The HTC Vive team has been seriously busy since launching its excellent VR headset last year. It announced a slew of new hardware and software solutions at CES 2017 including the holy grail – wireless PC-powered virtual reality.
“Wireless is coming” and Intel is providing the technical knowhow to create extremely low-latency wireless virtual reality on the Vive. Using the new superfast WiGig standard this is set to solve one of PC VRs current biggest bugbears – being tethered to a rig.
There’s no news on when an Intel solution will hit shelves yet, but the good news is that third-party TPCast will be selling its solution by the middle of 2017. This comes with a 6,000 mAh battery that powers the Vive for up to two hours and will cost $249 on release.
Aside from wireless Vive VR, HTC announced the Vive Tracker. This new product is a little smaller than the Vive controller’s disc and is built from the ground up to work with Steam VR tracking. It enjoys the same accuracy as the headset and controllers, according to HTC.
You can attach it to inanimate objects, like a baseball bat, to make them visible in a virtual reality. The aim here is immersion. The Vive’s controllers are great, but they don’t work for every application. Adding it to a baseball bat, for example, gives real heft the controllers just can’t provide.
It is not just basic objects that it interacts with though. The tracker can be combined with more traditional gaming peripherals via USB and a screw on the bottom so it can be used with gun peripherals, for example. Six hours of battery life means you won’t need to charge it as often as the normal controllers.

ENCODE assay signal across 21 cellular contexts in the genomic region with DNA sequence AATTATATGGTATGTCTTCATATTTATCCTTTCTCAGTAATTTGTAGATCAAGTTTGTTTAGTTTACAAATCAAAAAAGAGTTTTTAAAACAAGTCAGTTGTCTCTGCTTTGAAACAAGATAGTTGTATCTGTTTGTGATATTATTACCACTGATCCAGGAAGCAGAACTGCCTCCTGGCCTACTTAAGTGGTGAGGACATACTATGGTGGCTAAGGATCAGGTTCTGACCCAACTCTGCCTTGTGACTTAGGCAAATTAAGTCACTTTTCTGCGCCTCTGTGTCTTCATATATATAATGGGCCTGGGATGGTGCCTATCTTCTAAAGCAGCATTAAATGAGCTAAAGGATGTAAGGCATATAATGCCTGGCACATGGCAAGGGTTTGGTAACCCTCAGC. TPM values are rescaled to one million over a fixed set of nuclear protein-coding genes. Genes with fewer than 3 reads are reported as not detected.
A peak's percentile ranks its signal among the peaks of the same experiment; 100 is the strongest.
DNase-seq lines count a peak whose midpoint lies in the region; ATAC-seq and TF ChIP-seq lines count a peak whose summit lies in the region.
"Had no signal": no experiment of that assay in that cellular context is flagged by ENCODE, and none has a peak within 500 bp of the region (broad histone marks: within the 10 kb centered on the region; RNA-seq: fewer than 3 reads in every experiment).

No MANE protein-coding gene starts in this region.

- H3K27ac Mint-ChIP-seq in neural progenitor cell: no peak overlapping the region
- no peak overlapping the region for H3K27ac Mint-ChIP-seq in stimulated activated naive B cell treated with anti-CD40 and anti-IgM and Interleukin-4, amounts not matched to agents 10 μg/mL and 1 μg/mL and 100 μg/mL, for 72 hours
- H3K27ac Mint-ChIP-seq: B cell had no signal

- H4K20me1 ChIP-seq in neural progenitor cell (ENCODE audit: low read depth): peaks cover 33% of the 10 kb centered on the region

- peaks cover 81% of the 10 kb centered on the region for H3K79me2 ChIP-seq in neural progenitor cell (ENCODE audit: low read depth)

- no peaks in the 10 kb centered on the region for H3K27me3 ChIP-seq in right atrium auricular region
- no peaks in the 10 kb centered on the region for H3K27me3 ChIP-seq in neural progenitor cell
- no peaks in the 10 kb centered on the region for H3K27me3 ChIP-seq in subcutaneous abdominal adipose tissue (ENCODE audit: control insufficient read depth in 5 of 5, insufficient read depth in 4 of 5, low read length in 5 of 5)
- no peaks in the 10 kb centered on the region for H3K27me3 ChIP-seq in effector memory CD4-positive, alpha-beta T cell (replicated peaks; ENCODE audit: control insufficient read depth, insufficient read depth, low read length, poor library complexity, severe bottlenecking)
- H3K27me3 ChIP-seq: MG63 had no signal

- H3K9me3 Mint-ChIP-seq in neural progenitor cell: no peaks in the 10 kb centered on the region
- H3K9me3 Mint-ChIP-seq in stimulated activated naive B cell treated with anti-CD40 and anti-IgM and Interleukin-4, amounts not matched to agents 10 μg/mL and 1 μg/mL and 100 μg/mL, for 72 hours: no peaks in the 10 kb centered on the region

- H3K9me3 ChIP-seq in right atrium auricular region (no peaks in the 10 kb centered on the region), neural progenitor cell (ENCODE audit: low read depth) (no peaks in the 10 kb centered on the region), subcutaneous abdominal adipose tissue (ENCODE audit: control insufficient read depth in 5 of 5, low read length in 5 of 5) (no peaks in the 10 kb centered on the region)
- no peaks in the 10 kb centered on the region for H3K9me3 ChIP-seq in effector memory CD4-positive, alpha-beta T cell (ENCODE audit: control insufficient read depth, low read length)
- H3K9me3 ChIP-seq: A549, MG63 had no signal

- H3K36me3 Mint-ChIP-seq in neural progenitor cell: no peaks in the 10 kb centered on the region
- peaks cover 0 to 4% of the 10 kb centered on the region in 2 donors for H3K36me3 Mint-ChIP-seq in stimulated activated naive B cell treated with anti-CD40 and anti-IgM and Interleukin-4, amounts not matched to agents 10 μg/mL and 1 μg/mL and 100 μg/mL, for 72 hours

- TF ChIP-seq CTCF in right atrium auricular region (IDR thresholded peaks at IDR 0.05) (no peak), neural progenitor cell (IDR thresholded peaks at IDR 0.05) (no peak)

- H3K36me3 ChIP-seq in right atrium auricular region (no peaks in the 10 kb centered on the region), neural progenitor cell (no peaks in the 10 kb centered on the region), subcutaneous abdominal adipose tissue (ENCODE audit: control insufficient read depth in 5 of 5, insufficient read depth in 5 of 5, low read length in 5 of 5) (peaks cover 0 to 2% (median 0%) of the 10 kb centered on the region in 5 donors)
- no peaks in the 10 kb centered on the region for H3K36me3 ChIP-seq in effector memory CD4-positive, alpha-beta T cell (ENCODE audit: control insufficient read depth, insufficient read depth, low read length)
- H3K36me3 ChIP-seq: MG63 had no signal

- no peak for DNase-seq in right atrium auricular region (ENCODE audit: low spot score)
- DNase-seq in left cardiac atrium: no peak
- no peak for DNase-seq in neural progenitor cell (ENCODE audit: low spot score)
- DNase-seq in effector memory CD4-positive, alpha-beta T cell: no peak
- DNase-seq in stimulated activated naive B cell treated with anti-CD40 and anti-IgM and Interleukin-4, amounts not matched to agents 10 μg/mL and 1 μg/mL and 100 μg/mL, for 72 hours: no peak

It’s not just about gaming, either. I tried out a number of prototypes including the Flaim Trainer, a haptically enabled fire training system for teaching fire-fighting techniques safely.
Other demos included a machine gun, gloves and a camera peripheral. The tracking works surprisingly well considering these are prototypes, some of which were put together in as little as two weeks.
Vive also announced the Vive Deluxe Audio Strap. The strap is a little more ergonomic, has a new cable management system that makes movement easier and built in on-ear headphones for an improved audio experience. It looks more than a little like the Oculus Rift’s audio solution, but that’s no bad thing. It’s one of the Rift’s best features.
Both the Deluxe Audio Strap and Vive Tracker will be available from Q2 2017, while pricing will be announced closer to the time.
It wasn’t just hardware that was unveiled. Software was front and centre of Vive’s CES press conference.
Vive will be launching the world’s first virtual reality subscription service so customers can easily discover, choose and consume VR content for a “low monthly fee”.
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“Think of it as your Netflix for VR” explained the VivePort President, Rikard Steiber.
That’s great if you have a HTC Vive, but the exciting thing is that the subscription service will be available to a wider audience. VivePort, Vive’s app store interface, will become platform agnostic, so you’ll be able to use it with other mobile, PC and console virtual reality HMDs.
VivePort Subscription will be available from Q1 2017 and you can preregister for a free trial now.
VivePort Arcade will also be released in Q1. This will let anyone from big multinationals to small independent cafes create VR arcades for consumers. The aim is to take the pain out of usage rights and paying developers for commercial VR use. HTC hopes this will enable room scale VR in pubs, shopping centres and cafes everywhere.